The people working the booths were sometimes just as well-costumed. There was one booth filled with gorgeous hand-made masks of all kinds – Mardi-Gras masks, masks shaped like cat faces and other animals, Green Man (or Woman) masks, funny masks, half-masks, full masks, little eye masks with edges like flames, painted and beglittered. They were made of shaped leather, painted, decorated with feathers and fabric and ribbon and what-have-you. I wandered through this booth in admiration of the beauty of the work, and glanced up to see one of the booth workers beside me, posing for a fairgoer to photograph in front of a wall of masks. He was lithe and muscular and brown, with rich dark curly hair falling about his ears, dressed only in a pair of very brief shorts so decorated in leaves that you could only guess at there being fabric beneath. A braided leather strap diagonalled his bare chest, holding a polished drinking horn that rode at his hip. The illusion was so complete that for a moment I was surprised that the tips of his ears were not pointed where they peeked out from his curls. I had to laugh at myself. I mean, in real life, how often do you have to remind yourself: Of course his ears are not pointy, he's, you know, a HUMAN, not an elf or a faun or a wood-sprite? But the illusion was so complete, I actually did have to remind myself of that.
The people-watching was worth the price of admission in and of itself – but the art. Oh, my, the art. Eugene is the glass-working mecca of the United States, and nowhere is this more obvious than at the fair. There was gorgeous work to be found, booths filled with beautiful hand-made glass tempting the hand, sating the eye. There were gorgeous ceramics works, things made lovely through the beauty of the glazes or the shape of the vessels. There were fabric works and leather works, metal works and woodworks. One shop sold nothing but horns – pairs of horns made of Fimo clay, strung on a leather cord to tie them about your forehead, in every color and design imaginable. There were rounded horns, slightly curved. There were angular horns, spiraled like ram's horns. There were delicately-twisted little unicorn horns, rising from nests of down and fabric. One of the booth workers wore a series of spirally ram horns, gilded in bronze, all about his head, like the nimbus of some pagan god.
There were of course the usual souvenir t-shirt-or-tote kinds of things, or the yearly fair coffee cup – but very few of those. And of course there was fair-food, although it was a bit upscale from the usual. A drum circle played the entire time, audible all over the fair. When you neared the circle, the drumming thundered in your blood, echoing in your bones, calling up that fierce, atavistic, primitive creature that lives, thinly buried, at our core. Further away, the drumming faded to a heartbeat, the pulse of the fair, as if the event itself were a live thing, a creature of marvelous design, vital and aware.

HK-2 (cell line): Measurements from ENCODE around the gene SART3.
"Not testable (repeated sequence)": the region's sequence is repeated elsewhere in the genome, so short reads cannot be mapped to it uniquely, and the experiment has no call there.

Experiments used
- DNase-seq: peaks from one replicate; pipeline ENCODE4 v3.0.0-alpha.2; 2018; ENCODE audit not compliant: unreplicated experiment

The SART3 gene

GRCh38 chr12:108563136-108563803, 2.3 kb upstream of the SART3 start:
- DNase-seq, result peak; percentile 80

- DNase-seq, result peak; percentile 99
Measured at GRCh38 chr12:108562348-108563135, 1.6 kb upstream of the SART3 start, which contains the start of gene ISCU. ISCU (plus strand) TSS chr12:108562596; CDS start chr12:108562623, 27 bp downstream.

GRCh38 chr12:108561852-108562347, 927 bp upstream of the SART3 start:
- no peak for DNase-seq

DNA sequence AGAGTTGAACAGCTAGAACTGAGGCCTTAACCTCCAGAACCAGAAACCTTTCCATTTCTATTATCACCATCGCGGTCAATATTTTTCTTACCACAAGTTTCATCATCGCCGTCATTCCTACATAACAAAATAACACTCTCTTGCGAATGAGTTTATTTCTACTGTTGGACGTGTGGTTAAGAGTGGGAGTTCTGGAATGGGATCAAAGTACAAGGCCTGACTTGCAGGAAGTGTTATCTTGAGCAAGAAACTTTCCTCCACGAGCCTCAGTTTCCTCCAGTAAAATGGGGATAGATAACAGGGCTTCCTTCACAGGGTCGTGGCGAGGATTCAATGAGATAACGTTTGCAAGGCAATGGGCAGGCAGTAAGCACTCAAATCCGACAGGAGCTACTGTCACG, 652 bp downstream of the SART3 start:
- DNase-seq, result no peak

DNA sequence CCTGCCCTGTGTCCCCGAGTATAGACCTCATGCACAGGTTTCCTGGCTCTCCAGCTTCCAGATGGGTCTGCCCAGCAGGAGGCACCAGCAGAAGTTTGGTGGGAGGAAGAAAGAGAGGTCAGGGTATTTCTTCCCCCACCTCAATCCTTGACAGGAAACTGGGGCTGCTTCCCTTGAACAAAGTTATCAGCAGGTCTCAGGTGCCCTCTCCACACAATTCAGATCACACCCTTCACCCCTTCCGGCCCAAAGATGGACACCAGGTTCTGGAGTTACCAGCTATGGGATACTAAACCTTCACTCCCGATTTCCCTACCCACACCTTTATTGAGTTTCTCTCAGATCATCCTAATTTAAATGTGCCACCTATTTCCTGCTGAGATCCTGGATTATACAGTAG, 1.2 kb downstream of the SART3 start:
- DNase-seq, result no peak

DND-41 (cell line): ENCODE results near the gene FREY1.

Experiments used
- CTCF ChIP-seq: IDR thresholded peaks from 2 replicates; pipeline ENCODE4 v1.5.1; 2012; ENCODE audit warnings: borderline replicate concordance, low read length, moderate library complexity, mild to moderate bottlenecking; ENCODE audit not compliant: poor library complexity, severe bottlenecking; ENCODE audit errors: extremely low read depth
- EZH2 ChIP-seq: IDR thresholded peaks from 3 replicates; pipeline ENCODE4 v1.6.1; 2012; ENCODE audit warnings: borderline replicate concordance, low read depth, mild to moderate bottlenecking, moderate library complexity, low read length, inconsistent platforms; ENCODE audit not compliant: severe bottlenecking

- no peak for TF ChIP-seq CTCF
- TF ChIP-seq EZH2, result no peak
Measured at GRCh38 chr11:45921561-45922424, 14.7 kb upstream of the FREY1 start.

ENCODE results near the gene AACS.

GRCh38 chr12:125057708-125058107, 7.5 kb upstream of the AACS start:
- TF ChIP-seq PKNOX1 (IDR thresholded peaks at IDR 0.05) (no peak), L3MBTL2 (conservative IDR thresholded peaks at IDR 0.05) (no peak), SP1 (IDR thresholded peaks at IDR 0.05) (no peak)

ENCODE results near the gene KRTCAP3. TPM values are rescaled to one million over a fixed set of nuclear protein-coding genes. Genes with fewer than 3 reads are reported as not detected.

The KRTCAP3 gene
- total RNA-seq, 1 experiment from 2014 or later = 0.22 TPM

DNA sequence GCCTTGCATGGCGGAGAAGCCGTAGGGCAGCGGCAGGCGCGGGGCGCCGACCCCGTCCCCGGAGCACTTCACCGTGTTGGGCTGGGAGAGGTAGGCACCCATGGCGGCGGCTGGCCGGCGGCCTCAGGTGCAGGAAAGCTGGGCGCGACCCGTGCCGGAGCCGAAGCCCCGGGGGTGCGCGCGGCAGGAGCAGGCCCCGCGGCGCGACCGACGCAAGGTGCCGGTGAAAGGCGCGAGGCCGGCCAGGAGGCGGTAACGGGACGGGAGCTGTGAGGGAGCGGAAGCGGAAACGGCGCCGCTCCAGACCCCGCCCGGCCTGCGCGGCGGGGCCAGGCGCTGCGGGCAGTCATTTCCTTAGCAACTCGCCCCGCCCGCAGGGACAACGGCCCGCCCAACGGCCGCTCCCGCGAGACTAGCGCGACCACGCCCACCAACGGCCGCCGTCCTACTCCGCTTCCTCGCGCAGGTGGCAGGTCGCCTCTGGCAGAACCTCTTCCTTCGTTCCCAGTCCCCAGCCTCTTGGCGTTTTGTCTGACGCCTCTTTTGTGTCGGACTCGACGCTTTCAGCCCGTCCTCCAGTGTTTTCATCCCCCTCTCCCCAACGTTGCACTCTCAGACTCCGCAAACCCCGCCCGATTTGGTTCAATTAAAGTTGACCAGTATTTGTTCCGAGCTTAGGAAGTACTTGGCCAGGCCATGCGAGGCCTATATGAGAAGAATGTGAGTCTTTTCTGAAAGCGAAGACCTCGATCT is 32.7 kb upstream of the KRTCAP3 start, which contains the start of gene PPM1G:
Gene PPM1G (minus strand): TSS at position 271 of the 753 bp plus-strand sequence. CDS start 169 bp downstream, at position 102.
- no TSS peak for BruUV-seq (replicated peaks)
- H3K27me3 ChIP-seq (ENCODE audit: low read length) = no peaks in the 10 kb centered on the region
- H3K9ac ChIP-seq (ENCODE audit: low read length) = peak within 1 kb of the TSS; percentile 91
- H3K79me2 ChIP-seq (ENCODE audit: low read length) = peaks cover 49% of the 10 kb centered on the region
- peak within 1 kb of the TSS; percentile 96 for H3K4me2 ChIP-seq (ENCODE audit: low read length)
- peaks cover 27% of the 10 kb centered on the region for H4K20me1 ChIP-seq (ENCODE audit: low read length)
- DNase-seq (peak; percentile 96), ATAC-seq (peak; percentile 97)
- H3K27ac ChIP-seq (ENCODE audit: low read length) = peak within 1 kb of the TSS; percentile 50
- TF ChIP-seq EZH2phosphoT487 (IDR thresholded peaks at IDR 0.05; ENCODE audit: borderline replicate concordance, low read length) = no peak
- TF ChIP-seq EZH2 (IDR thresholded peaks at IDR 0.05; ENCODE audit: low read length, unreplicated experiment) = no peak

As usual at such venues, I had my eye out for the souvenir – the one thing that I really really wanted, enough to pack it and carry it home. Of course, many things were tempting – the glass, the leather, the charming little horns – but in the end, I decided I wanted a mug from one of the ceramics shops. These were glazed beautifully in blue and bronze, with white-glaciered mountain peaks standing beneath a white sun, and pine trees and soaring birds picked out in the glaze. They reminded me strongly of the view out my front windows, where eagles and cranes and swans fly by, and the Chugach mountains stand tall and peaky, harboring snow in their crevices all year long. But after traversing the entire fair, I could not find my way back to that booth again.
No matter. My sister L was going back the next day, and my sister H had bought a mug from that booth that I used as an example to explain what I was looking for. L obligingly agreed to look for the booth and buy me the mug I described. Only when she went back the next day, all that kind had sold. But she evidently asked if there were more stashed away, because her sister from Alaska really liked them, and they reminded her of the view from her house. L returned with a business card and the promise of the artist that if I took a picture of the mountains outside my window and sent it to him, he'd make me a mug that looked like that.
Wow. That's kind of cool.
In retrospect, that sort of creative accommodation fits right in with the spirit of the fair. The Oregon Country fair was really, really cool, the whole thing, from start to finish. I understood the need for the human chain to clear the grounds; the Robin-Hood trees and huts and balconies made for a lot of hiding places, and the charm and warmth of the ambiance made for a lot of temptation. Mike mentioned that the after-parties were of fabled quality, and I could see why people wanted to stay – and how difficult it could be, by any means other than the human chain, to ensure that only those personnel who were authorized remained.